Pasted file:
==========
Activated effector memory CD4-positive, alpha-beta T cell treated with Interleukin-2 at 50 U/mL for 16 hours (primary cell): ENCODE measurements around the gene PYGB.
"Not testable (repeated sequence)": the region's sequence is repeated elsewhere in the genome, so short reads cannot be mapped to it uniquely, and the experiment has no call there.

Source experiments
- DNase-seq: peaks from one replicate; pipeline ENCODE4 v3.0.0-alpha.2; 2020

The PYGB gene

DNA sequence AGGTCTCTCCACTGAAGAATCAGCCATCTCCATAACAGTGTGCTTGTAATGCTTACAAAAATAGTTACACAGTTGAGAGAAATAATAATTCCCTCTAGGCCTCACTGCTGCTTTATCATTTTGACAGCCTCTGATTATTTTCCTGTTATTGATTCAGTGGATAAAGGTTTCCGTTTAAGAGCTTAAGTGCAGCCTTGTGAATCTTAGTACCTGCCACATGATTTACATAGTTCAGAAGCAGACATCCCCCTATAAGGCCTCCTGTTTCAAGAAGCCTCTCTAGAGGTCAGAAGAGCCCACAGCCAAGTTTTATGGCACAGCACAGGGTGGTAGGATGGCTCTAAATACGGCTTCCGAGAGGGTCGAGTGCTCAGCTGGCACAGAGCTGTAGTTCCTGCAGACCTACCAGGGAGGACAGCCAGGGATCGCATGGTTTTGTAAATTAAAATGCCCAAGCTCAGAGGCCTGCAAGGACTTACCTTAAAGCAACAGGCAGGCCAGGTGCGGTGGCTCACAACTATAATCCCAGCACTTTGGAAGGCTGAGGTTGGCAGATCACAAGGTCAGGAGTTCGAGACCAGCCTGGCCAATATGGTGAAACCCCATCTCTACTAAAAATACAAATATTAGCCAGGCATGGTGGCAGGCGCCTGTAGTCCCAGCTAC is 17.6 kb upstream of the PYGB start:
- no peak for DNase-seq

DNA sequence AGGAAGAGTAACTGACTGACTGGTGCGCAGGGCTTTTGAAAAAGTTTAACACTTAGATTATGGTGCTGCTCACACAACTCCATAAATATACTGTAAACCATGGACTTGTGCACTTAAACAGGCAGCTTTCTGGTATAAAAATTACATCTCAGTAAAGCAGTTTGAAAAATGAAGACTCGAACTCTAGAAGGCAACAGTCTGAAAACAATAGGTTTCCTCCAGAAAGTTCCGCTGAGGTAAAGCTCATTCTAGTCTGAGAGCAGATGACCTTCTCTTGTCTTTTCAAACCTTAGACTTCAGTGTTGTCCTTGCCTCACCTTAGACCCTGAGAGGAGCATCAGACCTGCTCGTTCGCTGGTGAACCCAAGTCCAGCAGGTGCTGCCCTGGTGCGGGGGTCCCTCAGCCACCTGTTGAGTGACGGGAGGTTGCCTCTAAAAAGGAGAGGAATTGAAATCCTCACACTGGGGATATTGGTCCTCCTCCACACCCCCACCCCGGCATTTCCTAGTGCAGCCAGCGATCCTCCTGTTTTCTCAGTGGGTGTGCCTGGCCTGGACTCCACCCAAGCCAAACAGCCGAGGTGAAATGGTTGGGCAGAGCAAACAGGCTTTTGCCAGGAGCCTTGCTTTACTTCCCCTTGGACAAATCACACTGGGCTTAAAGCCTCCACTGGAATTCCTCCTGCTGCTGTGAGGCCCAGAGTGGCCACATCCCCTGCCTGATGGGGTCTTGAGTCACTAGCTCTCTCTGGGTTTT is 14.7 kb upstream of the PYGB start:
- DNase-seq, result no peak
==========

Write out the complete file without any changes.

Activated effector memory CD4-positive, alpha-beta T cell treated with Interleukin-2 at 50 U/mL for 16 hours (primary cell): ENCODE measurements around the gene PYGB.
"Not testable (repeated sequence)": the region's sequence is repeated elsewhere in the genome, so short reads cannot be mapped to it uniquely, and the experiment has no call there.

Source experiments
- DNase-seq: peaks from one replicate; pipeline ENCODE4 v3.0.0-alpha.2; 2020

The PYGB gene

DNA sequence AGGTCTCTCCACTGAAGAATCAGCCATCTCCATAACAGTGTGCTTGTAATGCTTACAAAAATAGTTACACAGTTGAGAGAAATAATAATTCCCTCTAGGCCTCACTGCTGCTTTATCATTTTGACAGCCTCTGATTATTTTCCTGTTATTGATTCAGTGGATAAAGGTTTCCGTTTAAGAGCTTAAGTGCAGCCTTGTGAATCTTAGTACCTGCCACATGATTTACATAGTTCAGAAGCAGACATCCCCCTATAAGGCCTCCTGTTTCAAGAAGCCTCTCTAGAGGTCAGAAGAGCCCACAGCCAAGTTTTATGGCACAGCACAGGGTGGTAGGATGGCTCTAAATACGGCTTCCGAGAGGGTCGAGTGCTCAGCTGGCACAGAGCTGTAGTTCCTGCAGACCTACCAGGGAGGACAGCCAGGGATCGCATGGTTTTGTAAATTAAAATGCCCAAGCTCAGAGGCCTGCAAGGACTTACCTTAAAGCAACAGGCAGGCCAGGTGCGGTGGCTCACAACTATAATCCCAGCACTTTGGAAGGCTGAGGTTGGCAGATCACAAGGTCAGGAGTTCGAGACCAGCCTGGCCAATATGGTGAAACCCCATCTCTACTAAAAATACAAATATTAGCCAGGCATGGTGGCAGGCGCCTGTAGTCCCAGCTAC is 17.6 kb upstream of the PYGB start:
- no peak for DNase-seq

DNA sequence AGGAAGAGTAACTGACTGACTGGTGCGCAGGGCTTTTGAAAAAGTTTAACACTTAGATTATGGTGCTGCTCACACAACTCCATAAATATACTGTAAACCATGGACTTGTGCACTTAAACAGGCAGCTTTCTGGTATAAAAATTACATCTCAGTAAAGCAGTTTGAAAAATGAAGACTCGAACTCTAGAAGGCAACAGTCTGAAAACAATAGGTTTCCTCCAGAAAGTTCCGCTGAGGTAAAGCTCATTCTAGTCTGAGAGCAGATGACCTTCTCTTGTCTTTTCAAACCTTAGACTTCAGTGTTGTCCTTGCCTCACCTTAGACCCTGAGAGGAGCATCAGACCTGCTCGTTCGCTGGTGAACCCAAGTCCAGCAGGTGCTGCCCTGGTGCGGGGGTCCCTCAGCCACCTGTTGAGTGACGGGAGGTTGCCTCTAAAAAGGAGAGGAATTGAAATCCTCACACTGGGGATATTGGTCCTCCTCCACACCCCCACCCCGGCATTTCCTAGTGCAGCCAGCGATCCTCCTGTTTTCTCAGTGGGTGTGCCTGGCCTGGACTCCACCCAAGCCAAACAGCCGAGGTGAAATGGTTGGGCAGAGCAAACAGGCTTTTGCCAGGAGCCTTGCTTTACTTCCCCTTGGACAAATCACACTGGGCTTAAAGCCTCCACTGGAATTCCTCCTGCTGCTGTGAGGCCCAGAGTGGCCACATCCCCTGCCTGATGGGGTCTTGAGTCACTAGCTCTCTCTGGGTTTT is 14.7 kb upstream of the PYGB start:
- DNase-seq, result no peak